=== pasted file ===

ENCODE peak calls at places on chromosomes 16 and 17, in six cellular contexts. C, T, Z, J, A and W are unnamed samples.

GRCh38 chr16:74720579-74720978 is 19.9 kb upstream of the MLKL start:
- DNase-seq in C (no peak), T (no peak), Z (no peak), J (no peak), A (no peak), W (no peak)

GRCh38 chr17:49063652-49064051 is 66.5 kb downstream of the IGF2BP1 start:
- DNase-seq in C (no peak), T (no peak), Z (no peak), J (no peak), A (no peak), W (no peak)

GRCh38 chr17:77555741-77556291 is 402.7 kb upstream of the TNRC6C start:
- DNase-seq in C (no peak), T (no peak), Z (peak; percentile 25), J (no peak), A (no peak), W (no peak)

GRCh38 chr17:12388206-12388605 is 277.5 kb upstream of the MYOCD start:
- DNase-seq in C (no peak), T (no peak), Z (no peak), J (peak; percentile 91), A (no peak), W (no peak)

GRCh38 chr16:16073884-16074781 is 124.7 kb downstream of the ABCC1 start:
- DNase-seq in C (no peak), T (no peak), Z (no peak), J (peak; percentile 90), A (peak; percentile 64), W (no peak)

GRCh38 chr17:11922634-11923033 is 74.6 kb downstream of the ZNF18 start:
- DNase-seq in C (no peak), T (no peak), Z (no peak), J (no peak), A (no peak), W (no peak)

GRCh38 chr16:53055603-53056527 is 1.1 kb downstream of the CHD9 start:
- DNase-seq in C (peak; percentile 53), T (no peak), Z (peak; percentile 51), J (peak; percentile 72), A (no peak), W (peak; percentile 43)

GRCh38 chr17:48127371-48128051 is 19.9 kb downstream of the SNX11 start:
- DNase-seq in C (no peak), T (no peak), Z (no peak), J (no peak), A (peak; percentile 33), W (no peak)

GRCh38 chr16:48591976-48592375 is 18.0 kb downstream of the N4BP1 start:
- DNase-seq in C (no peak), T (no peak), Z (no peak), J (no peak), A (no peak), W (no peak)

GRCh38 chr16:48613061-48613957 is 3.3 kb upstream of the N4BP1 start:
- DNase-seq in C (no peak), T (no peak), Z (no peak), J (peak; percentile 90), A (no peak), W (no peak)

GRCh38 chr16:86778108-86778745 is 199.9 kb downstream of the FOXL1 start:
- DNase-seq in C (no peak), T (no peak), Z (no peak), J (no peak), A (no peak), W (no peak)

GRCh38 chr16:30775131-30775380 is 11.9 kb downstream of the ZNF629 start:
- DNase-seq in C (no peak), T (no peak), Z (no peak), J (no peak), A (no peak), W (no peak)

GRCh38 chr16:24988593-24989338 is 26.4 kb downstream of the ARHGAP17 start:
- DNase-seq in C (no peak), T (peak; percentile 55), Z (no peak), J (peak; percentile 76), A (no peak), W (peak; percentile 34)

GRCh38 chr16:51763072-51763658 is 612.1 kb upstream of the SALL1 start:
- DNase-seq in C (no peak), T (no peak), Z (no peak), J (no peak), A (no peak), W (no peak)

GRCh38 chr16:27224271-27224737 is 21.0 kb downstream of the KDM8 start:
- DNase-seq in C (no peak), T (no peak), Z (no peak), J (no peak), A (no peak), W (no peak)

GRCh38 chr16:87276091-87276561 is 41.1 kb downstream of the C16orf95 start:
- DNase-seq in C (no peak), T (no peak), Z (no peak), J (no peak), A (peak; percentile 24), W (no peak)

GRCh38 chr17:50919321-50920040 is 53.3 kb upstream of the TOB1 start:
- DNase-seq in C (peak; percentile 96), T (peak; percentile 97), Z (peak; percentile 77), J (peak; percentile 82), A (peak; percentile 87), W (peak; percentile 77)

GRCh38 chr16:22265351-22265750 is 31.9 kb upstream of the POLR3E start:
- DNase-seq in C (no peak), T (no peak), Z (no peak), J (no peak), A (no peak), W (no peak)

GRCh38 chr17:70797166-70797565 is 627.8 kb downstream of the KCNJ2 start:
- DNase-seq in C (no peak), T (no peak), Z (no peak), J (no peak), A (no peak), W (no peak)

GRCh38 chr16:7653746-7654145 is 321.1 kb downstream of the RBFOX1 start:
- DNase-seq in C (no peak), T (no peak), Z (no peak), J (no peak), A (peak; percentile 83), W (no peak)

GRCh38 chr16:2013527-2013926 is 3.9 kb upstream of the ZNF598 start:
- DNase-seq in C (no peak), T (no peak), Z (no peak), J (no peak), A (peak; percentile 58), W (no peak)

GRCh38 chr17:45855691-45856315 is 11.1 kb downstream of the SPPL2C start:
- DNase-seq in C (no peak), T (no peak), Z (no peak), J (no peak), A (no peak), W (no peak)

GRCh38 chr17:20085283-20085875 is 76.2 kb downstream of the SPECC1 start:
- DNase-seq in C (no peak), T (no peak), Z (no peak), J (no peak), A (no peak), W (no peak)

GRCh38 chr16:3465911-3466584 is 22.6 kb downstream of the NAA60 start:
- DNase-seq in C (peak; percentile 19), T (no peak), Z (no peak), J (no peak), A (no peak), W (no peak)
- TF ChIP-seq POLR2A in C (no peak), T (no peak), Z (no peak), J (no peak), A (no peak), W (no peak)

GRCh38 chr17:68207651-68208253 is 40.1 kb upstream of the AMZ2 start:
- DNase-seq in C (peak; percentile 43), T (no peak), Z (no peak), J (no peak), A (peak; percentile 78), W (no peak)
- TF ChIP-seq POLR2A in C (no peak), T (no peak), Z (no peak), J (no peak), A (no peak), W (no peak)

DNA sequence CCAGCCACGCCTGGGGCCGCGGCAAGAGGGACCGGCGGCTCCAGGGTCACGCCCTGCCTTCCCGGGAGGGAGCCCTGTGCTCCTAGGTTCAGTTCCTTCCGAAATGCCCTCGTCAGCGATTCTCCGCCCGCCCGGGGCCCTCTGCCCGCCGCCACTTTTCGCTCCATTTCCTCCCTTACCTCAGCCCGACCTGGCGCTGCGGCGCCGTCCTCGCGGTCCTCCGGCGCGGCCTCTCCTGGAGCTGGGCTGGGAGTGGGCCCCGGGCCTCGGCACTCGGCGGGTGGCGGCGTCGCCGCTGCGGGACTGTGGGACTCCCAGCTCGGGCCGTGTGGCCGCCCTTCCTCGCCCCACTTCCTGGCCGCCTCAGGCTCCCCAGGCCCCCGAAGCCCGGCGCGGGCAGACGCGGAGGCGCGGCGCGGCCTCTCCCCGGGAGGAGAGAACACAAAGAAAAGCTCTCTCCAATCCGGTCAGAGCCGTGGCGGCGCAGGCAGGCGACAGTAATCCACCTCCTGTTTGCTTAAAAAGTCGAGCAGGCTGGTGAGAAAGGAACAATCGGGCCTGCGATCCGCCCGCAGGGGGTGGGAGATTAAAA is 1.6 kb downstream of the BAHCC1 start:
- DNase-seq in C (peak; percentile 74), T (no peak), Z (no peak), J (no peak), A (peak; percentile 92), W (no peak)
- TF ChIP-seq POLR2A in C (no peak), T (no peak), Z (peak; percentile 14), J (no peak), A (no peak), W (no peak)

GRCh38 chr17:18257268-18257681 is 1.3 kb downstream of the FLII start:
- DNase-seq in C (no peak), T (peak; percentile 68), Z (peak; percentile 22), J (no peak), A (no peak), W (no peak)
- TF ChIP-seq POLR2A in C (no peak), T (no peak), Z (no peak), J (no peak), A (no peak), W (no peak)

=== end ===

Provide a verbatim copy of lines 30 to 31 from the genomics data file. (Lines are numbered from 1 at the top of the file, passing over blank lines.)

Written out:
GRCh38 chr16:27224271-27224737 is 21.0 kb downstream of the KDM8 start:
- DNase-seq in C (no peak), T (no peak), Z (no peak), J (no peak), A (no peak), W (no peak)